With blue skies, smudge-free wine glasses, maps and 1-ounce pours in hand, the wine walkers were off on their self-guided tour.
The summer-like warm evening in downtown Bellingham hosted wine enthusiasts for the first ever Wine Walk on Friday, May 8, put on by the Downtown Bellingham Partnership.
Local retail business owners opened their doors and prepared tables with appetizers and wine tastings for guest to enjoy.
From 5 – 8 p.m., the wine walkers visited local stores where they purchased and tried a variety of Washington wines.
Event manager Lindsey Payne worked with downtown businesses to kickstart what she predicts will be an optimistic and exciting annual event.
“We have a retail group we meet with on a monthly basis, and we discussed the components of what the Wine Walk would look like and we decided it was a really good fit for downtown,” Payne said. “We were excited to take the ideas of our downtown business owners and make them a reality, so we decided to roll with it.”
Payne took suggestions from local businesses discussing the event details and eventually the Wine Walk word got out around downtown. The team of locals collaborated with different venues in order to find out what exactly needed to happen in order to have a successful new event.
“Bellingham is always associated with beer, it’s definitely a beer fan kind of town and to do a thing that’s centered around wine just for downtown is really exciting,” Payne said. “I think that’s why there’s a lot of buzz around downtown, there’s beer enthusiasts everywhere but there’s also wine lovers everywhere too.”
Exposure to stores in downtown and having the wine stands inside the shops provided the wine walkers to explore not only new wines but new shops as well, Western alumni Emileigh Kinnear said.
Enjoying the wine event solo, Kinnear graduated from Western with a bachelor’s degree in business.
“I feel like if I’m with a group, it turns into something other than wine tasting and you can’t focus on the flavor,” Kinnear said. “So if I’m by myself I can go around at my own pace and talk to the winemakers, I don’t feel like I have to hostess or entertain other people, although it would be a good date night activity as well.”
Funded by the local community and the ticket revenue, the Wine Walk had 11 different wineries visiting from around the area promoting their handcrafted adult beverages in local stores. The wineries and businesses were all listed on the maps and tour guides for guests to refer back to.
“I think this event is great because it pulls people into shops they wouldn’t normally visit necessarily,” Kinnear said. “I certainly went into new ones, or ones I didn’t realize changed ownership.”
Whether it was white wine, red wine or rosé, the wine shops and wineries provided tastes of all varieties while allowing the guests to wander around the stores to browse and mingle.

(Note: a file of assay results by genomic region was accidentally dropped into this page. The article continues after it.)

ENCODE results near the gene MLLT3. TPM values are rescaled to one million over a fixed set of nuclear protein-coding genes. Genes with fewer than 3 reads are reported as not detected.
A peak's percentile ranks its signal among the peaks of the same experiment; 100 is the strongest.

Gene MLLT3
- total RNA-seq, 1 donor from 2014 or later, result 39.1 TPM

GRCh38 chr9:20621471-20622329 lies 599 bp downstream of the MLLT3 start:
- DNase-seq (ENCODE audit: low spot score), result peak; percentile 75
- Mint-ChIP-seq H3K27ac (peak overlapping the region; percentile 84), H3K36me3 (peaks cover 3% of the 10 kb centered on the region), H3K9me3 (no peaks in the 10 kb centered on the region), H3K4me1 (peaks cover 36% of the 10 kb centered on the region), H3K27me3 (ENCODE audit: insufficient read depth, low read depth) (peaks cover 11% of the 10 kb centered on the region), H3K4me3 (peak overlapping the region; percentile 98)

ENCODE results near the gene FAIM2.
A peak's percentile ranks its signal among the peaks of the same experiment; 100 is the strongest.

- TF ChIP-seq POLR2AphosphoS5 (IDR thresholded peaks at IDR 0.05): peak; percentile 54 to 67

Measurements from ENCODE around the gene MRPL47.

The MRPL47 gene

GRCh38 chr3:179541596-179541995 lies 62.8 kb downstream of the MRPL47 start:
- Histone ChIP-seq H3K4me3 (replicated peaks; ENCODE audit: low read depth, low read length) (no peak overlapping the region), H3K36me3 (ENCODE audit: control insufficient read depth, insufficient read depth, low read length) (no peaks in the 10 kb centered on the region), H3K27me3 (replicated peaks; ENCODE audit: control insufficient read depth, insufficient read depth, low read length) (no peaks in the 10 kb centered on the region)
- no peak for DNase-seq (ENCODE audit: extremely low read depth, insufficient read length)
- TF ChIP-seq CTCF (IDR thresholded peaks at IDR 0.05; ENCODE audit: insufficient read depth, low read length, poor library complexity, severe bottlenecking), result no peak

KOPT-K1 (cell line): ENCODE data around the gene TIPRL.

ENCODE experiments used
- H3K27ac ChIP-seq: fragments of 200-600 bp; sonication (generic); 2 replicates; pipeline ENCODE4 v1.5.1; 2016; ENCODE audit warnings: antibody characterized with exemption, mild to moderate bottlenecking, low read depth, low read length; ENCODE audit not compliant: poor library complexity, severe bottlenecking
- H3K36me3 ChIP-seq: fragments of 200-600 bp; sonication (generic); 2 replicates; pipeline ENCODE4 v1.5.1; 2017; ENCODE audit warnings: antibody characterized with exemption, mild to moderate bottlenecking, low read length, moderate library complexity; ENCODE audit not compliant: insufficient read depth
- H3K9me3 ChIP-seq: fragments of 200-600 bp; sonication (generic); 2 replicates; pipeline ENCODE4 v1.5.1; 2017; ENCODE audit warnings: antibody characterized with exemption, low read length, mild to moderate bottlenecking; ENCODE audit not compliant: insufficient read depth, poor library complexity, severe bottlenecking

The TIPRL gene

“I went down to The Bureau of Historical Investigation, and they have a really beautiful raspberry wine, it’s a little strong so I would save it for last,” Kinnear said.
Not only did the event bring people downtown to shop in stores they normally wouldn’t, but also provided service to shops around town not involved in the Wine Walk, said employees of Vinostrology, a wine bar downtown.
Caitlin Hanson, an employee at Vinostrology, has been working at the wine bar for nine months and had noticed a positive change in business Friday night.
“The [Wine Walk] is absolutely helping business. It’s busier than we’ve been for a while, but it’s a lot of fun,” Hanson said. “There have been a lot of people who seem much more interested about the different wines, which is really cool.”
The sold out and successful event already has Payne thinking about future Wine Walk details.
“We will get the cups branded like April Brew’s Day does where people can take a little novelty glass home, ideally that would be really great,” Payne said. “Since this is our first year, we aren’t at that point, but maybe next year we can get to that point.”
Little twists and turns to the event will change as the years go on, as Payne initially wasn’t sure what to expect in terms of attendee numbers and wine tasting venues.
“There were downtown business that wanted to sign up once we put the cap on the number of venues, there were more wineries that wanted to sign up in addition to the ones that were confirmed,” Payne said.
After closing the details on the event, Payne couldn’t accommodate all the guests and different wineries but has plans to expand next year.
Payne said there will be room to grow next year and the event will be bigger since the event turned out to be a huge success with the maximum amount of attendees participating.
Western student Niki Seyster a major in environmental science minoring in chemistry, originally bought tickets for herself and her boyfriend but thought the Mother’s Day weekend would be a fun treat for her mom.
“We all had a great time and got to see some interesting stores that I didn’t even know about before. I also loved learning about and sampling a lot of great Washington wines,” Seyster said in an email. “I would definitely do it again next year.”
The amount of wineries and number of people wanting to attend ended up being too much and the cut off point was at about 500 people.
Kinnear and other attendees thought highly of the event only had positive words to say about it.
“I think it’s really well organized, I like that they have little food stations at various places so you can clear your palate and get a little water,” Kinnear said. “They have just been very professional, I think, it’s very upscale.”
Plans to expand next year involve having more wineries and local stores, the Wine Walk was a success in the eyes of the woman who help put on the event, Lindsey Payne.